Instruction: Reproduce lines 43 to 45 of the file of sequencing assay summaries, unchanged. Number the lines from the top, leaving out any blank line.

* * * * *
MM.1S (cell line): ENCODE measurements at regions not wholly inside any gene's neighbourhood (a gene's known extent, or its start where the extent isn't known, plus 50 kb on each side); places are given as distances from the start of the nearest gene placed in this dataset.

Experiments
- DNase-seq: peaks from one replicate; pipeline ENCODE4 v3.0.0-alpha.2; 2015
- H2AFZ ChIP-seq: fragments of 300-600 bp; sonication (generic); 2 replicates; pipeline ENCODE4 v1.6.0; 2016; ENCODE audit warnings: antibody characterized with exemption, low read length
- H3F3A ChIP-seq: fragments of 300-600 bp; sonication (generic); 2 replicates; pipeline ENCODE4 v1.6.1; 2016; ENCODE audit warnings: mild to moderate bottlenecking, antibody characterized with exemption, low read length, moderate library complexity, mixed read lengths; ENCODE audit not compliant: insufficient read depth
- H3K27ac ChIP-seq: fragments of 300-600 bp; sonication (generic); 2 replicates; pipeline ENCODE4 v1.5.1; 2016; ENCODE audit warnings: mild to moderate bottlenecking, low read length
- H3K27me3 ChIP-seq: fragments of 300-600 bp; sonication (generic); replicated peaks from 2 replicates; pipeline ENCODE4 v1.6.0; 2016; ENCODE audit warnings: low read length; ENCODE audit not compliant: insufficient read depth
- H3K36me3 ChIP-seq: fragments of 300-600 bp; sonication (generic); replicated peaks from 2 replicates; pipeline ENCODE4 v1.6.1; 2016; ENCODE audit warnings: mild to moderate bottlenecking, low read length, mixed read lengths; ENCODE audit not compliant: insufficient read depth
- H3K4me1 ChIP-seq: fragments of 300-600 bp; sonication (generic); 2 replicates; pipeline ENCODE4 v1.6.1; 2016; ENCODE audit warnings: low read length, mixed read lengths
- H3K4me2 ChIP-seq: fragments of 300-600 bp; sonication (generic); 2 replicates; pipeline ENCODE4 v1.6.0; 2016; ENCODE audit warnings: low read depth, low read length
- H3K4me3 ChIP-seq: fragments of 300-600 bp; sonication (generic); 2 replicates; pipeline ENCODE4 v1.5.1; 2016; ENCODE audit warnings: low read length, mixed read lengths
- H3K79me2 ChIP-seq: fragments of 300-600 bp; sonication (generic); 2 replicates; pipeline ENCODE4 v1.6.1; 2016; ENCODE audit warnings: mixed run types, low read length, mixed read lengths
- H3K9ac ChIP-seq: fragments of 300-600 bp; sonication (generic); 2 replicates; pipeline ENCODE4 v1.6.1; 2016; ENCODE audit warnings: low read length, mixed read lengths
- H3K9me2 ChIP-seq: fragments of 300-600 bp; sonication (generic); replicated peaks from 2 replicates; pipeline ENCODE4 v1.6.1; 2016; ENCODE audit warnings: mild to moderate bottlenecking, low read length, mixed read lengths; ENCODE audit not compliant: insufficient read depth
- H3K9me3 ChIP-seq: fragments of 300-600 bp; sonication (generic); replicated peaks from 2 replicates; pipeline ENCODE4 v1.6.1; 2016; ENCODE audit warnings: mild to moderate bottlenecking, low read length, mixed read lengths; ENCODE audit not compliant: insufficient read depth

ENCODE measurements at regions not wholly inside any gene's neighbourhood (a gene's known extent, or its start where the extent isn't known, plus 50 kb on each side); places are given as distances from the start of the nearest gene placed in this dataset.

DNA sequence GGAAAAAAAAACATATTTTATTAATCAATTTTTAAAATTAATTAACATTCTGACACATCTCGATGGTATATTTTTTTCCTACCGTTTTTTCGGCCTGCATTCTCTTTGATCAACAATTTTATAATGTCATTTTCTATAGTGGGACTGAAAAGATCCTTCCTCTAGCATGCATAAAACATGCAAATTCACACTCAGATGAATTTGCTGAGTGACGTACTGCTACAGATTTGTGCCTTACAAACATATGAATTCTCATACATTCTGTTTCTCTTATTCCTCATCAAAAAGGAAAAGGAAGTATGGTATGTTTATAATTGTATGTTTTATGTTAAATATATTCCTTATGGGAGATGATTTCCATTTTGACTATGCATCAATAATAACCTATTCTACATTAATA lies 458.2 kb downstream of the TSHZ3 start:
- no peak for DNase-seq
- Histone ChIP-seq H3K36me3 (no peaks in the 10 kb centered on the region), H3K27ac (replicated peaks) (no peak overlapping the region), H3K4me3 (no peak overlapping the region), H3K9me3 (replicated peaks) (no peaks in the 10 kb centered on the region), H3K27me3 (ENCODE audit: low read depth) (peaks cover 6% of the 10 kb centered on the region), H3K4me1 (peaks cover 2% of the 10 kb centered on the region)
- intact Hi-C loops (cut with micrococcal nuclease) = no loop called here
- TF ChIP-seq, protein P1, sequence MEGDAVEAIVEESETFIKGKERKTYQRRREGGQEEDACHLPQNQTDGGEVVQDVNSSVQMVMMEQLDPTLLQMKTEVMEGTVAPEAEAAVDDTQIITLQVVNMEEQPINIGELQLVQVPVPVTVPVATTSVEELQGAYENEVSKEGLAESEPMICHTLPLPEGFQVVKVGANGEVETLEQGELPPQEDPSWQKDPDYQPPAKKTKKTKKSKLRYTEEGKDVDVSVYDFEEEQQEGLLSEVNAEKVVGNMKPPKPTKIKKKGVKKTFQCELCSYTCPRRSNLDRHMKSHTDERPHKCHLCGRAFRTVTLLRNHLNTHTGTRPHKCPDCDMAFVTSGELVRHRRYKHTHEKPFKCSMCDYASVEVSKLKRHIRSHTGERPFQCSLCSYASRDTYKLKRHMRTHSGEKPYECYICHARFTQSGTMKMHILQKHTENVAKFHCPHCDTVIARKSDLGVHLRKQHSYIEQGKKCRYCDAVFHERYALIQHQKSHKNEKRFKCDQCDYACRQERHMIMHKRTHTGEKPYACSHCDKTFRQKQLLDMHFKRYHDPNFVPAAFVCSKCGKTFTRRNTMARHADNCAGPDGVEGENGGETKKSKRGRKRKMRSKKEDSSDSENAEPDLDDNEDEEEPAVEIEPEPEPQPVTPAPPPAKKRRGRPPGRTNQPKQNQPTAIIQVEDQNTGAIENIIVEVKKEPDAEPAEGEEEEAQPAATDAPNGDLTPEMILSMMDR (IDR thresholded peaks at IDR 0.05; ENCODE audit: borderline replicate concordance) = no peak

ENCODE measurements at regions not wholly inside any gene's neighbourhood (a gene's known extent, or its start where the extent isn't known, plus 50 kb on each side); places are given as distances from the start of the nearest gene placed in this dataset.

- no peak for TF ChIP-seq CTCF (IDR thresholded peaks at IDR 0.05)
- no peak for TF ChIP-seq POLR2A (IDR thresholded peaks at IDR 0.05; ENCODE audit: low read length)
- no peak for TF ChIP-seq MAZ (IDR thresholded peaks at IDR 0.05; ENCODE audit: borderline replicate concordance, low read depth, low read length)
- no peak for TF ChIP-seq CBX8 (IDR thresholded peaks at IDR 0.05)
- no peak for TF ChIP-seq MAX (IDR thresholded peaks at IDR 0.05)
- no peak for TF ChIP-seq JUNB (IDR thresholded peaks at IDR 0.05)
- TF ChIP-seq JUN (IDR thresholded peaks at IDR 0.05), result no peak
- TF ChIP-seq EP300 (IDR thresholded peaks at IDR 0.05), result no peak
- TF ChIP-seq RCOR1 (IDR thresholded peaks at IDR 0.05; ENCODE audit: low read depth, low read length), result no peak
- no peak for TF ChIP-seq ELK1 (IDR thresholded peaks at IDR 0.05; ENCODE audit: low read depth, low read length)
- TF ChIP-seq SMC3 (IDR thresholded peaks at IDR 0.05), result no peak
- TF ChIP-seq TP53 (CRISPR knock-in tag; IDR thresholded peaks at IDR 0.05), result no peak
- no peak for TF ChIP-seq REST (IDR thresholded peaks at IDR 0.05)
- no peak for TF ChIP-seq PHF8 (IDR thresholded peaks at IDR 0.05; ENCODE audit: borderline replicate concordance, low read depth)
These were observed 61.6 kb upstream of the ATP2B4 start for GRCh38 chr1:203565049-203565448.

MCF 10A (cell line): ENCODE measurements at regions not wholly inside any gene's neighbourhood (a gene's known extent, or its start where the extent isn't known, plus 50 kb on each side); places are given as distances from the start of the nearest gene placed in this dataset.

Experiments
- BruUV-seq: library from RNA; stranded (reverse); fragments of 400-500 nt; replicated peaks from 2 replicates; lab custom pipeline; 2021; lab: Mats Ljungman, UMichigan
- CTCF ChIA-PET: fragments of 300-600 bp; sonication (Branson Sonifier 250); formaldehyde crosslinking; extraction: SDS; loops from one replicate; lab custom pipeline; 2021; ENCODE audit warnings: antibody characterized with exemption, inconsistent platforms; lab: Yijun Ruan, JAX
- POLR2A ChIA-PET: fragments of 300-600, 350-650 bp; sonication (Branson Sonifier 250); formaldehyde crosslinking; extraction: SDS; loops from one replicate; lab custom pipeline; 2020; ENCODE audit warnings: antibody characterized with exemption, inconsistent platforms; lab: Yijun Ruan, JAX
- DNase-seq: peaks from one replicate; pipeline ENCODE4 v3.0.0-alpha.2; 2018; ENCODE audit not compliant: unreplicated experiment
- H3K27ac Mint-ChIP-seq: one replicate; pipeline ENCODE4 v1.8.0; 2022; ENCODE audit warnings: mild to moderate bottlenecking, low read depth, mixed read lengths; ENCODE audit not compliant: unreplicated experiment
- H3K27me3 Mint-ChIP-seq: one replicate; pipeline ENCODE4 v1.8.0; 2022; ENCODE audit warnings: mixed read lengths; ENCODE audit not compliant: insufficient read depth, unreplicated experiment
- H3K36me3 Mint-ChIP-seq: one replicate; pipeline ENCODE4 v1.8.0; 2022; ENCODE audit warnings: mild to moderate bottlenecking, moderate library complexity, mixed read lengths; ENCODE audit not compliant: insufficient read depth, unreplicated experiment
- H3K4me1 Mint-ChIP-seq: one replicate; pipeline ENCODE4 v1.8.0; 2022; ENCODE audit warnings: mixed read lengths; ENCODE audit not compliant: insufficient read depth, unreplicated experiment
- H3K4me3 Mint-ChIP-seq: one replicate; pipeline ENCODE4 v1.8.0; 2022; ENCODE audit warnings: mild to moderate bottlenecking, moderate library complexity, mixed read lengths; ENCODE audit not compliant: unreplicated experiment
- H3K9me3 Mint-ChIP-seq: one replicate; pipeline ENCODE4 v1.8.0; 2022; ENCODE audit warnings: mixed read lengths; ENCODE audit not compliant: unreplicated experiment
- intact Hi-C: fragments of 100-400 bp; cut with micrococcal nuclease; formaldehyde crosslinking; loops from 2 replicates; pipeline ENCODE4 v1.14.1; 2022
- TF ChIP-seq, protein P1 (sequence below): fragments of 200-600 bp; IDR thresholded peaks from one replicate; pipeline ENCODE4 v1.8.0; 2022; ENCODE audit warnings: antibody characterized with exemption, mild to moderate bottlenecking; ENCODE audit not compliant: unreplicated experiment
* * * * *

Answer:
- DNase-seq: peaks from one replicate; pipeline ENCODE4 v3.0.0-alpha.2; 2018; ENCODE audit not compliant: unreplicated experiment
- H3K27ac Mint-ChIP-seq: one replicate; pipeline ENCODE4 v1.8.0; 2022; ENCODE audit warnings: mild to moderate bottlenecking, low read depth, mixed read lengths; ENCODE audit not compliant: unreplicated experiment
- H3K27me3 Mint-ChIP-seq: one replicate; pipeline ENCODE4 v1.8.0; 2022; ENCODE audit warnings: mixed read lengths; ENCODE audit not compliant: insufficient read depth, unreplicated experiment